On Valentines Day, the University of Maryland, College Park agreed to install one of the largest photovoltaic (PV) rooftop solar energy systems in the entire state atop its Severn Building -- a building that stands roughly one mile away from the main College Park campus. University officials also announced that they will use a $630,000 grant from the state's Sunburst Initiative Program to fund a majority of the installation. The Sunburst funds are meant to help fund renewable energy projects at public buildings throughout the state, and the University of Maryland is one of the first public schools in the state to receive funding through the program. The rest of the $2.6 million project will be funded by Washington Gas Energy services.
Some California environmental groups want 2011 to bring about a friendlier relationship between themselves and the solar energy industry. To that end, several state environmental organizations, led by the California Desert and Renewable Energy Working Group and Defenders of Wildlife, have come up with a list of recommendations they hope the U.S. Interior Department will consider when approving future solar energy projects. The U.S. Interior Department had a regularly scheduled meeting on Thursday, February 10, and discussed the list of requests submitted by the group of environmentalists. The department has yet to formally respond.
The symbolism can't get much better. In southern West Virginia, a region known for its coal, a new rooftop solar energy system has been installed in Williamson and is now producing clean energy.
In February 2009, the U.S. government passed the American Recovery and Reinvestment Act (ARRA) -- a bill intended to create new jobs and spark economic activity. Roughly $94 billion of the $787 billion act was set aside for invesments in renewable energy.
Earlier this week, Tucson Electric Power (TEP) -- the utility service provider for nearly 400,000 customers in southern Arizona -- completed a new 1.6-megawatt (MW) solar installation at the University of Arizona's Science and Technology Park in southeast Tucson. Today, the utility is using its new solar source as an opportunity to offer its customers a new way to purchase solar power.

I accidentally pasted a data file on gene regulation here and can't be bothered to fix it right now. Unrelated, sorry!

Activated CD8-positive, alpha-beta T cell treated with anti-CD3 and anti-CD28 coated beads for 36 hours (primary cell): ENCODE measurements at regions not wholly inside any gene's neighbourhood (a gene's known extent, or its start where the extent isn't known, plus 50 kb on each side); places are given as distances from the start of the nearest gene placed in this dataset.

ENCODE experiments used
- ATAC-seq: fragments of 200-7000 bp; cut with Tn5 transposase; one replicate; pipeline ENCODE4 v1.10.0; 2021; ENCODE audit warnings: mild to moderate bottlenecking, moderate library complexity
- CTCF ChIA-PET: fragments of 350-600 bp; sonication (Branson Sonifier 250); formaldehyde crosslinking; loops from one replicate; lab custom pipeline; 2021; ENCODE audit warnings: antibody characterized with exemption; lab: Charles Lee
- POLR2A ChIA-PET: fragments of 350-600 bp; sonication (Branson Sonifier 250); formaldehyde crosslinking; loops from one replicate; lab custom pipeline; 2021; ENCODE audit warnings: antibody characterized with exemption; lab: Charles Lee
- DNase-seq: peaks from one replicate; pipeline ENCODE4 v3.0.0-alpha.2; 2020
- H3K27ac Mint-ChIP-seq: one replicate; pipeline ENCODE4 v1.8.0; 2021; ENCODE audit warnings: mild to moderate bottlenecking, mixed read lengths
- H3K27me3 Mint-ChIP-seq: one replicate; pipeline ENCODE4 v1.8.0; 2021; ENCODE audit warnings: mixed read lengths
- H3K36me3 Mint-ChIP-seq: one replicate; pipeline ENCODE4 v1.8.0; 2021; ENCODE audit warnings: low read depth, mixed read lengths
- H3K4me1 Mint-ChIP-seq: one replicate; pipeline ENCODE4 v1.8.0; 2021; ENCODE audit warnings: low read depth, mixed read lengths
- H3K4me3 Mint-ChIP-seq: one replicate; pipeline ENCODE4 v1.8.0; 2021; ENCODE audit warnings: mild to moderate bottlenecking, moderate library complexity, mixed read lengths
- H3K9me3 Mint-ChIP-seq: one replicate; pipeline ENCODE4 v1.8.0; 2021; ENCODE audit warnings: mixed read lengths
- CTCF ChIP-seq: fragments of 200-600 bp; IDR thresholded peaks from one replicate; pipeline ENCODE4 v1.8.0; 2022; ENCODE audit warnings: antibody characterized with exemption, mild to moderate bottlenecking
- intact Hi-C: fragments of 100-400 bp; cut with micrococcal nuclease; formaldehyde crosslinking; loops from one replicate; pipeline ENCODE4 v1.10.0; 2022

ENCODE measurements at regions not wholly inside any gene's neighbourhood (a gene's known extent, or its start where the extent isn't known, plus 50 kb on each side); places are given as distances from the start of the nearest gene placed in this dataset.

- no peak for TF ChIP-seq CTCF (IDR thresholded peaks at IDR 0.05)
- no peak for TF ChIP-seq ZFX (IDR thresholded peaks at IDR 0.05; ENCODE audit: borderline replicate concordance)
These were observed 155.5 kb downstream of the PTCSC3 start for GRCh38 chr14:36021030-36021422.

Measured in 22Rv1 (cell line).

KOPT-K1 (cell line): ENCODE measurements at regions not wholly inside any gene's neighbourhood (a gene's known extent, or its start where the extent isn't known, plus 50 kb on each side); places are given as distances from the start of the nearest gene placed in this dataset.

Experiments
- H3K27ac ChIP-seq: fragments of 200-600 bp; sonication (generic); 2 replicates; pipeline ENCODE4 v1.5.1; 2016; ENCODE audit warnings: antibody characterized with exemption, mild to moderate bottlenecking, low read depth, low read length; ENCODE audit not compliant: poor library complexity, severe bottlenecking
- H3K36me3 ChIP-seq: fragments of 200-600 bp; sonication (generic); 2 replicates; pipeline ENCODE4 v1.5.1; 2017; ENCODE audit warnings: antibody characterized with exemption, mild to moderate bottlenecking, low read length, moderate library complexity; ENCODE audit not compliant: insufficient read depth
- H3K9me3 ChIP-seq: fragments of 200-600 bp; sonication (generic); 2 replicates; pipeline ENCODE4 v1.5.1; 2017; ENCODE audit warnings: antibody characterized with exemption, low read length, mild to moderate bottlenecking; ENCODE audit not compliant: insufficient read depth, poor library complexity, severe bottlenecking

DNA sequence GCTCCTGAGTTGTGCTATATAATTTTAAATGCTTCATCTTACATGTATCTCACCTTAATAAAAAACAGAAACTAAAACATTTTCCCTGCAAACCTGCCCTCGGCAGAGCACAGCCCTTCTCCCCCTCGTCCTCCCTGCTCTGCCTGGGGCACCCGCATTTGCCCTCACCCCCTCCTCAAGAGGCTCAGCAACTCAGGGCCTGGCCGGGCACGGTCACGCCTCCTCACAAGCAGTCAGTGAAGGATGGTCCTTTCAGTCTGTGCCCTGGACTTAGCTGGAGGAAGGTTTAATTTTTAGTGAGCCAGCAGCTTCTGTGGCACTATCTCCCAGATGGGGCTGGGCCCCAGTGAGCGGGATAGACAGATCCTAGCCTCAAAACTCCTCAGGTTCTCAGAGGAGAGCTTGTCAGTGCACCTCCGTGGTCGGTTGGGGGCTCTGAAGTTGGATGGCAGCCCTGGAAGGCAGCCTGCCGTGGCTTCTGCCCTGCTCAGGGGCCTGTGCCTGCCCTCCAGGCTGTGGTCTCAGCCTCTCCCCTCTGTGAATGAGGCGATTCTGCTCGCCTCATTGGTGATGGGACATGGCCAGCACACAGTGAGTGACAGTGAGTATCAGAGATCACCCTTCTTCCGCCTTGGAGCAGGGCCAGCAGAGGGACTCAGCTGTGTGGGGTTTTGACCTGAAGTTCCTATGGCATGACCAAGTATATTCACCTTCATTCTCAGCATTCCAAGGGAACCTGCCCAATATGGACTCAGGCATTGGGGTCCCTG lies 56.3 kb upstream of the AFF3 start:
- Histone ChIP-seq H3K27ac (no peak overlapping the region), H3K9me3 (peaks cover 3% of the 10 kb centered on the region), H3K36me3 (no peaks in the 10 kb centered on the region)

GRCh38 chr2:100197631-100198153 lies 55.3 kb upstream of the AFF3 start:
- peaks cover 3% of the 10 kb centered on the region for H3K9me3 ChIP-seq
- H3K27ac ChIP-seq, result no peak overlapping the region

For the last 30 years, the Canadian Rockies International Airport in Cranbrook, British Columbia has been gathering data to prove that the region has one of the highest solar intensities in all of Canada. For the most part, the airport's figures have failed to garner significant support for major solar energy development in the area. Now, it appears, the movement is catching some attention and spurring clean energy development.
After announcing in October 2010 plans power eight of its stores and warehouses throughout California with solar energy, the Swedish furniture and home product retailer IKEA made it known last week that it isn't done yet.
Arizona, California, Colorado, Massachusetts, New York: residents of these states can expect prime opportunities to go solar in 2011, as these five state's governors have made solar energy production and solar technology development a top priority for the new year and beyond.
More good solar news came out of New Jersey earlier this week as the North Jersey Media Group -- which is comprised of several community newspapers including The Record and the Herald News -- announced that it has partnered with KDC Solar to install a roughly 4.2-megawatt (MW) of solar energy system at its Rockaway, New Jersey printing facility.
You can add the Pershing County School District in Nevada to the long list of districts across the country that have installed solar photovoltaic (PV) energy systems atop their schools to save money on utility bills and promote environmental consciousness.